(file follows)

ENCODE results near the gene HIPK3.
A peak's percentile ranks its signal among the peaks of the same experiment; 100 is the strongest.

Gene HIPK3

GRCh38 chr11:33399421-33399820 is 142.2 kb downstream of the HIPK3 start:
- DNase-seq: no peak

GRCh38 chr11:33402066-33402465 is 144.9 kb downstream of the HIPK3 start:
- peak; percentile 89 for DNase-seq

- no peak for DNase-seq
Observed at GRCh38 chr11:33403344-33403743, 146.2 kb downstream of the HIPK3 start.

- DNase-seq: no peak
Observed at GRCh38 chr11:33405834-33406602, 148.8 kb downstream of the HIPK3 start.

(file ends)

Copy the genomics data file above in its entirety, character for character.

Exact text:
ENCODE results near the gene HIPK3.
A peak's percentile ranks its signal among the peaks of the same experiment; 100 is the strongest.

Gene HIPK3

GRCh38 chr11:33399421-33399820 is 142.2 kb downstream of the HIPK3 start:
- DNase-seq: no peak

GRCh38 chr11:33402066-33402465 is 144.9 kb downstream of the HIPK3 start:
- peak; percentile 89 for DNase-seq

- no peak for DNase-seq
Observed at GRCh38 chr11:33403344-33403743, 146.2 kb downstream of the HIPK3 start.

- DNase-seq: no peak
Observed at GRCh38 chr11:33405834-33406602, 148.8 kb downstream of the HIPK3 start.